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Heart Rate Training

How your heart rate affects your training and general fitness.

 

Why are Heart Rates important for runners?

Your heart is like the engine of your body, it can idle along, accelerate quickly, and operate at a very fast speeds. As a runner, how well it does these things depends primarily on four things:

  1. The condition of your body (i.e. your general health and fitness).

  2. How hard you run.

  3. Your running style.

  4. The environment around you.

 

How conditioned is your body to exercise?

The job of the heart is to pump blood around the body. If your body is well-conditioned, the heart can do its job with less effort than if your body were in bad shape, and so it beats fewer times per minute and recovers more quickly to normal levels after intense exercise. This means that you can get more output for less input, i.e. you can run faster or longer.

An excellent indicator of your fitness level and the health of your heart is how quickly your heart rate recovers after exercise.

When you are most rested, your heart beats at its slowest rate. This is known as your Resting Heart Rate (RHR) and is good guide to your overall level of fitness. Generally, the lower your RHR, the fitter you are, although, as always, there are exceptions so you should only use this as a guide and should not be interpreted in isolation.

Another excellent indicator of your fitness level and the health of your heart is how quickly your heart rate recovers after exercise. When you finish exercising, your heart rate should reduce a lot during the first minute. It then enters the "resting plateau" where it reduces more slowly to normal levels, typically after around 30 minutes. The reduction in your heart rate during the first minute after exercise is known and your Heart Rate Recovery (HRR) - the higher your HRR, the fitter you are.

Your heart rate is also affected by other factors related to your general health. These include:

  • caffeine
  • some medications
  • stress
  • fatigue / over-training
  • poor sleep
  • poor hydratrion

You can assess your RHR and HRR using the Good Run Guide Fitness Gauge.

 

How hard should I run?

When you exercise or do any activity, your heart has to work harder to deliver more blood to the working muscles and therefore your heart rate rises. Your heart has a maximum speed though and this is known as your Maximum Heart Rate (MHR). This is the hardest you can train and you should only train near your MHR for a few minutes at a time.

The difference between your RHR and MHR is known as your Heart Rate Reserve. This is effectively your capacity for training and where you train within your Heart Rate Reserve is known as the Intensity Level. As any activity will increase your heart rate above its RHR you will find that your heart beat probably doesn't rise above 50% Intensity (i.e. over 50% of your Heart Rate Reserve) until you are doing some brisk walking or gentle jogging. Training for running generally starts at an Intensity Level of about 60%.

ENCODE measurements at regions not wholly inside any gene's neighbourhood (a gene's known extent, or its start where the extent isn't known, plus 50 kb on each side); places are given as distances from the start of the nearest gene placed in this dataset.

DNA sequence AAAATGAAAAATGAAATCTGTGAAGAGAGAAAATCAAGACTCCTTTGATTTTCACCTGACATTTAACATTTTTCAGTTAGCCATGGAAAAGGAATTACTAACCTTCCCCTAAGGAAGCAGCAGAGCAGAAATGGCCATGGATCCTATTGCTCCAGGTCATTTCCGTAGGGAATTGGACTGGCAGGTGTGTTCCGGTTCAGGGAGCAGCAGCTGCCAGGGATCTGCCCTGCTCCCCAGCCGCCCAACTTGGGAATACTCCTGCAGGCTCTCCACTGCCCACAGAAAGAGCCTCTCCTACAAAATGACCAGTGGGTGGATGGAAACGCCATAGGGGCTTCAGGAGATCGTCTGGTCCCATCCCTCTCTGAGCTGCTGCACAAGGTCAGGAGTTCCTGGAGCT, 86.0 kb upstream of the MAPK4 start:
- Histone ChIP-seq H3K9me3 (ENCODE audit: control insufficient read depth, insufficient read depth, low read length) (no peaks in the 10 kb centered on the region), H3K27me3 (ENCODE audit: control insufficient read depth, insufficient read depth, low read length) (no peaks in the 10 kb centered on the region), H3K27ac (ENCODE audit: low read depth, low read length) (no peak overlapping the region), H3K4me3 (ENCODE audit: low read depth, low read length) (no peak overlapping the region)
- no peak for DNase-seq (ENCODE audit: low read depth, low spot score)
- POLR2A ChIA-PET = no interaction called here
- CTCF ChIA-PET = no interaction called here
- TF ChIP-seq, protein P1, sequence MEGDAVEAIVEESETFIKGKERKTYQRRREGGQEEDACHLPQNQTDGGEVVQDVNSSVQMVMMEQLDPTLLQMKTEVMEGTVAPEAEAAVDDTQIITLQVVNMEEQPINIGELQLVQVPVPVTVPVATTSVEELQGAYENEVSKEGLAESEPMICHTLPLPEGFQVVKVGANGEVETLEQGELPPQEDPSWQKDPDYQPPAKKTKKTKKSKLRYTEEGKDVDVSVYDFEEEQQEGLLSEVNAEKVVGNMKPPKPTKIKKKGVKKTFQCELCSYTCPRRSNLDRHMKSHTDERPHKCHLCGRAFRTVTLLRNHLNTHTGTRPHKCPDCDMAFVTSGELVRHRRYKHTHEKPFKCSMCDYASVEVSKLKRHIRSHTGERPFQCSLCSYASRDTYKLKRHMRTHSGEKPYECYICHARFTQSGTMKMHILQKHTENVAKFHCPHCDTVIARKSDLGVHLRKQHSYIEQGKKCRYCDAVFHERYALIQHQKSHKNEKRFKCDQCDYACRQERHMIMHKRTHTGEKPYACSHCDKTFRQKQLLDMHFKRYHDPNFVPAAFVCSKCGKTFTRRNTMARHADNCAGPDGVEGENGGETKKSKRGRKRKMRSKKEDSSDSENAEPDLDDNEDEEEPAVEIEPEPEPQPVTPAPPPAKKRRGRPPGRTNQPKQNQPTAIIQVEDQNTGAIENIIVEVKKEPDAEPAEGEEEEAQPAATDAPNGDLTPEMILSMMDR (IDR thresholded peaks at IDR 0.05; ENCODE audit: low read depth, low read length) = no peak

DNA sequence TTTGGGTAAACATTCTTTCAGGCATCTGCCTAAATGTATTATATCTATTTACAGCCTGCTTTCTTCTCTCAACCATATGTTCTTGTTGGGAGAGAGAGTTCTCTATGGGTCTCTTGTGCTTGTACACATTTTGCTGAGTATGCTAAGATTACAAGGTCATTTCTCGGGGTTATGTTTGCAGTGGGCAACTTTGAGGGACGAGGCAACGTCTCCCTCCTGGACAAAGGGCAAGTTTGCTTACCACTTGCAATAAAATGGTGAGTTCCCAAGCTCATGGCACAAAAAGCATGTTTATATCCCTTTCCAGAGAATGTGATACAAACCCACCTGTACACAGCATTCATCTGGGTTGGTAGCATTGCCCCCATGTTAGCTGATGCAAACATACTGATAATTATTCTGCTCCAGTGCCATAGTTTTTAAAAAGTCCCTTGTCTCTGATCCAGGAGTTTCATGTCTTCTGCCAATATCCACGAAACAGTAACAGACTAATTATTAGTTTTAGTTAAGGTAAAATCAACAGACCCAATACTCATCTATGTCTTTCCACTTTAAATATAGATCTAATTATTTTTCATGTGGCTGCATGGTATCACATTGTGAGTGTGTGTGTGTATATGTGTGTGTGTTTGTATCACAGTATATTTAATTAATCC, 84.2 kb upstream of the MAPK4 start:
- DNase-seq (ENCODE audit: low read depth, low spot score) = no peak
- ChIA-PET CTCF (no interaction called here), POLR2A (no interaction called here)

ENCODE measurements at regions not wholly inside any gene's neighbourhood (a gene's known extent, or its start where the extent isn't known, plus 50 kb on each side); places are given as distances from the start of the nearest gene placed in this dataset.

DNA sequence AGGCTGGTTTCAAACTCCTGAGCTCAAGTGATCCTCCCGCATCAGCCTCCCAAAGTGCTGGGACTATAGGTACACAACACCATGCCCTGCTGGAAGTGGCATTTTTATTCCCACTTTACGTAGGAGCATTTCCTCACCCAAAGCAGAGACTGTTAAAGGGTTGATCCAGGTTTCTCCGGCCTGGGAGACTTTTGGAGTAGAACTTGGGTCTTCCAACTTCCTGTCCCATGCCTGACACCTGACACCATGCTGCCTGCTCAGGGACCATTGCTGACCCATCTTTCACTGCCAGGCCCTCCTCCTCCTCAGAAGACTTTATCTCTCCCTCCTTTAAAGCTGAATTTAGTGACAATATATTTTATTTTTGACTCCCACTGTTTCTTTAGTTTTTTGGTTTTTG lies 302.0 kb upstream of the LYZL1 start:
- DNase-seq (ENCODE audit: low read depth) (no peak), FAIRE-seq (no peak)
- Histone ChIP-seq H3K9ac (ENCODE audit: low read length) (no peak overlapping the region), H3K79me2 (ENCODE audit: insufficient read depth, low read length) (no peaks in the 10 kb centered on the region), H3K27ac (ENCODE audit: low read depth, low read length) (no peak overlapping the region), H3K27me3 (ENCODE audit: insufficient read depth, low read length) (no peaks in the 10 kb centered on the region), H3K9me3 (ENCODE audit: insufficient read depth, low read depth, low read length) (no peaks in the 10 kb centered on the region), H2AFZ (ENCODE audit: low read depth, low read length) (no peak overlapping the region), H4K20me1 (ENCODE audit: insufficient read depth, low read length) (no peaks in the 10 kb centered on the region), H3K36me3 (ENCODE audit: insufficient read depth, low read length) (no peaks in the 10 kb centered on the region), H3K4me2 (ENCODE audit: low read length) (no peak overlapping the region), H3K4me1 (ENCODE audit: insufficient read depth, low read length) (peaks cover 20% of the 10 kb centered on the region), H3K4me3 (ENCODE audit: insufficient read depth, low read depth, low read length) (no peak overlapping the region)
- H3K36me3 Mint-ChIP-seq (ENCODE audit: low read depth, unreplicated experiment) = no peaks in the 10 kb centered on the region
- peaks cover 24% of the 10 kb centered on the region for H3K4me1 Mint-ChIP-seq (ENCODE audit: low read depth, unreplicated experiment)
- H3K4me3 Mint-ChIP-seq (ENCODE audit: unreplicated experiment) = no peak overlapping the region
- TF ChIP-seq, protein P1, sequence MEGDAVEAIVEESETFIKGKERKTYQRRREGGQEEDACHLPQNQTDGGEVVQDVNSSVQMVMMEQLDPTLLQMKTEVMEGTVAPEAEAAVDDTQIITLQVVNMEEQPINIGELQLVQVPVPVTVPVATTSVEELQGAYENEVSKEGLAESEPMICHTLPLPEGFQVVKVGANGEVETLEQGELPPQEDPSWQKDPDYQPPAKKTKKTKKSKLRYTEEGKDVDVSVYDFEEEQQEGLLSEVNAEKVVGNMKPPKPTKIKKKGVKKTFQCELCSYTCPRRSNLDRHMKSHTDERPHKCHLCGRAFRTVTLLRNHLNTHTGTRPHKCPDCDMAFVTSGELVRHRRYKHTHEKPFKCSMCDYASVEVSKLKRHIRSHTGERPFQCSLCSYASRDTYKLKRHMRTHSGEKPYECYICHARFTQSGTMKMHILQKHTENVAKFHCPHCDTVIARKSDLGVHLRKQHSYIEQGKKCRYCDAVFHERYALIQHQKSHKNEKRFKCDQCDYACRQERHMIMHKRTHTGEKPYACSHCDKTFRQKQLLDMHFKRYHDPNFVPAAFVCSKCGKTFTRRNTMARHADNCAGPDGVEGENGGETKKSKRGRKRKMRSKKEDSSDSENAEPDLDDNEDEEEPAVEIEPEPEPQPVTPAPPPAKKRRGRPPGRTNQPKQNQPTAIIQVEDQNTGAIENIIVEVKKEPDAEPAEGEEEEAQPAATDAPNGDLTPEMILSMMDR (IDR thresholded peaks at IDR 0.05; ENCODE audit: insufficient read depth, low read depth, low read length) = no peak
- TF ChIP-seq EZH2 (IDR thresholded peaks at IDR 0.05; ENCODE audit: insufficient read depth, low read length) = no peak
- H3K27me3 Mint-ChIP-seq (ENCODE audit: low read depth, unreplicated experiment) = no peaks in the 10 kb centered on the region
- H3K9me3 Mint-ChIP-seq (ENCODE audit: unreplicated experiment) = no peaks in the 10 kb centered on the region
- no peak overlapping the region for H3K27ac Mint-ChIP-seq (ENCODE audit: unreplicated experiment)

By training at different Intensity Levels, often known as Heart Rate Zones, you can condition your body in different ways depending on your goals.

As the Intensity Level increases and your heart works harder, it has differing effects on your body. At low Intensity Levels your body develops endurance and aerobic capacity. Also a high proportion of the calories burnt are fat. As the Intensity Level rises, your body burns less fat and focuses more on developing the muscles.

So, by training at different Intensity Levels, often known as Heart Rate Zones, you can condition your body in different ways depending on your goals. However, if you are unfit you should start off slowly and build up your training as you feel fitter. Whatever your fitness level, if you find your RHR is rising you may be over-training so ease back a bit.

To monitor your heart rate accurately during your training you will need a simple heart rate monitor. These are relatively inexpensive to buy and certainly help you to train within your target zones. However, a Heart Rate Monitor is not essential for the everyday runner, as you can still achieve good results by judging for yourself how hard you are running.

You can find out more about the benefits of training in different Heart Rate Zones and can calculate your own Personal Heart Rate Zones using our Heart Rate Tracker.

 

How does my running style affect my heart rate?

To avoid uneccesarily raising your heart rate you should try to run in a relaxed style. In particular:

  • avoid tight fists or tight shoulders
  • avoid shallow breathing
  • on sunny days wear sunglasses to avoid squinting

 

 

How does the environment affect my heart rate?

Aside from your health and fitness, the level of effort you are putting into your runs and the style of your running, your heart rate can also be affected by some environmental factors. The following factors can cause you to run slower than normal for the same amount of effort:

  • Altitudes above 1500m
  • Hot weather

 

 

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